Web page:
The HTML <time> element represents either a time on a 24-hour clock or a precise date in the Gregorian calendar (with optional time and timezone information).
The HTML <track> element is used as a child of the media elements—<audio> and <video>. It lets you specify timed text tracks (or time-based data), for example to automatically handle subtitles. The tracks are formatted in WebVTT format (.vtt files) — Web Video Text Tracks.
Up until now we have only seen methods of the drawing context. If we want to apply colors to a shape, there are two important properties we can use: fillStyle and strokeStyle.
Probably the biggest limitation is, that once a shape gets drawn, it stays that way. If we need to move it we have to redraw it and everything that was drawn before it. It takes a lot of time to redraw complex frames and the performance depends highly on the speed of the computer it's running on.
We can not only draw new shapes behind existing shapes but we can also use it to mask off certain areas, clear sections from the canvas (not limited to rectangles like the clearRect() method does) and more.
This sample program demonstrates a number of compositing operations. The output looks like this:
The following is a collection of tips to improve performance
Before we look at the transformation methods, let's look at two other methods which are indispensable once you start generating ever more complex drawings.
HTML (Hypertext Markup Language) elements are usually either "block-level" elements or "inline" elements. A block-level element occupies the entire space of its parent element (container), thereby creating a "block." This article helps to explain what this means.
Each HTML element must abide by rules defining what kind of content it can have. These rules are grouped into content models common to several elements. Each HTML element belongs to zero, one, or multiple content models, each setting rules that the element's content must follow in an HTML-conformant document.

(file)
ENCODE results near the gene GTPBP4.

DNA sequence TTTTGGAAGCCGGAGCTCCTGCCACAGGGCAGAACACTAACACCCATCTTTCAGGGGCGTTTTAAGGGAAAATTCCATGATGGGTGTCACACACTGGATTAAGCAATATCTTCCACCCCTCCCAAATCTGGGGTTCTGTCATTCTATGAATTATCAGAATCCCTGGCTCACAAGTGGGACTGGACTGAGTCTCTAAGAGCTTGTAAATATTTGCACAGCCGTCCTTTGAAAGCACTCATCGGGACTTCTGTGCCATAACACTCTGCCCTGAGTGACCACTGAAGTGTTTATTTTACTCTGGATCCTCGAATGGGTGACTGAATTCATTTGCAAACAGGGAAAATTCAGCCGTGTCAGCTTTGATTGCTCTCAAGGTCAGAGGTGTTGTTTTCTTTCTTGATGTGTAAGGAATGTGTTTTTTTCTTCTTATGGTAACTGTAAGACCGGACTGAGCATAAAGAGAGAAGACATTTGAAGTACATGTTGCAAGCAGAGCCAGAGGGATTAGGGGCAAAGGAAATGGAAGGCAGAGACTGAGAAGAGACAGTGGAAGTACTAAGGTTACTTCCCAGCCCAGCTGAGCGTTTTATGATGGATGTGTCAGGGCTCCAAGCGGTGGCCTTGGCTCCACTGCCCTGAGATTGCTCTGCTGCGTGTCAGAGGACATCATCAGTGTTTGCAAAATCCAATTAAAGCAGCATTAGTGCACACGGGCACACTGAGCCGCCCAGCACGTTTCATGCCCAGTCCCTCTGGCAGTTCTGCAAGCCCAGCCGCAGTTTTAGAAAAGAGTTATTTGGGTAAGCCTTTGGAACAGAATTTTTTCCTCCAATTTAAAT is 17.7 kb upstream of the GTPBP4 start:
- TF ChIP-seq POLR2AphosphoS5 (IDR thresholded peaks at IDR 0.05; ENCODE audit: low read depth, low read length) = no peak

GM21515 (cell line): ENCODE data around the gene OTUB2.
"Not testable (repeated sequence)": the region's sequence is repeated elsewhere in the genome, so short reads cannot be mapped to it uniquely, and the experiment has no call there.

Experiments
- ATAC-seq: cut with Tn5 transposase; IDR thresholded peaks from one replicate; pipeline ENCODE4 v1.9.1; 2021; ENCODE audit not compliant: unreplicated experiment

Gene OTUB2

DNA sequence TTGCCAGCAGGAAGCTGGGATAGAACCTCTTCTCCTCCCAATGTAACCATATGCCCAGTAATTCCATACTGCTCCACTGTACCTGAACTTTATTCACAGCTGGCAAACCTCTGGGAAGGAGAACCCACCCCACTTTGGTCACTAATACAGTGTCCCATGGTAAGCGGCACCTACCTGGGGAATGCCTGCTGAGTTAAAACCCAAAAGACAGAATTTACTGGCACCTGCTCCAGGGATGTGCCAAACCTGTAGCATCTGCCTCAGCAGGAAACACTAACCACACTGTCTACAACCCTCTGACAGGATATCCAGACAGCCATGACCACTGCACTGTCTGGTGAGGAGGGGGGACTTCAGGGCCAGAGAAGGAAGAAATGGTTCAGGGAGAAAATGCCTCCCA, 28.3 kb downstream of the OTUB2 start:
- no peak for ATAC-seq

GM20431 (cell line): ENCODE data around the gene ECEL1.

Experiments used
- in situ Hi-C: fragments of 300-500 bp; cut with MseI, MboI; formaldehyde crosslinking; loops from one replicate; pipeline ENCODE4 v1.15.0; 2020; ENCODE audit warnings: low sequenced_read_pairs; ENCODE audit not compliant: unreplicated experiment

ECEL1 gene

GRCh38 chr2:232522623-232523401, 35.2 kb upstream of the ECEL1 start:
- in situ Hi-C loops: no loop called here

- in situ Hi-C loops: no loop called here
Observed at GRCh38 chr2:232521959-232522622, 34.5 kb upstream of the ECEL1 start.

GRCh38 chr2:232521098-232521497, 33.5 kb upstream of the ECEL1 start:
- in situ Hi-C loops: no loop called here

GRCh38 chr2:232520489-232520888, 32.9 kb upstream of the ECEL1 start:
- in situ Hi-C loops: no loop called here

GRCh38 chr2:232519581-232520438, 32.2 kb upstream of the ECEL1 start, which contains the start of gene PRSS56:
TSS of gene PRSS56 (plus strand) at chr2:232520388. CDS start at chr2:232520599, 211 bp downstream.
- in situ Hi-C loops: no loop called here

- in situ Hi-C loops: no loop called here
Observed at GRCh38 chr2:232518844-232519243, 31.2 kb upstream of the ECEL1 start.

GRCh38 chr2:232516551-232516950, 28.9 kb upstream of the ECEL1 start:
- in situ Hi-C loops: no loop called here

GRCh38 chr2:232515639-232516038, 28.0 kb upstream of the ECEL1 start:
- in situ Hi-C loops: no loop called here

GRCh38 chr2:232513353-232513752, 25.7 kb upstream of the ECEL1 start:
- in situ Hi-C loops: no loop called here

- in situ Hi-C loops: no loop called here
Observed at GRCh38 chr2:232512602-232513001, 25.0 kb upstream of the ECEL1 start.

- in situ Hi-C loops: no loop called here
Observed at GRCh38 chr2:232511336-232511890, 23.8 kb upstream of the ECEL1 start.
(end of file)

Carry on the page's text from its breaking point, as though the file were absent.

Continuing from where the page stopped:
The HTML <address> element supplies contact information for its nearest <article> or <body> ancestor; in the latter case, it applies to the whole document.
The HTML <article> element represents a self-contained composition in a document, page, application, or site, which is intended to be independently distributable or reusable (e.g., in syndication). This could be a forum post, a magazine or newspaper article, a blog entry, an object, or any other independent item of content. Each <article> should be identified, typically by including a heading (<h1>-<h6> element) as a child of the <article> element.
The HTML <base> element specifies the base URL to use for all relative URLs contained within a document. There can be only one <base> element in a document. 
The HTML <blockquote> Element (or HTML Block Quotation Element) indicates that the enclosed text is an extended quotation. Usually, this is rendered visually by indentation (see Notes for how to change it). A URL for the source of the quotation may be given using the cite attribute, while a text representation of the source can be given using the <cite> element.
The HTML <dd> element (HTML Description Element) indicates the description of a term in a description list (<dl>) element. This element can occur only as a child element of a description list and it must follow a <dt> element.
The HTML Deleted Text Element (<del>) represents a range of text that has been deleted from a document. This element is often (but need not be) rendered with strike-through text.
The HTML Details Element (<details>) is used as a disclosure widget from which the user can retrieve additional information.
The HTML <dl> element (or HTML Description List Element) encloses a list of pairs of terms and descriptions. Common uses for this element are to implement a glossary or to display metadata (a list of key-value pairs).
The HTML <dt> element (or HTML Definition Term Element) identifies a term in a definition list. This element can occur only as a child element of a <dl>. It is usually followed by a <dd> element; however, multiple <dt> elements in a row indicate several terms that are all defined by the immediate next <dd> element.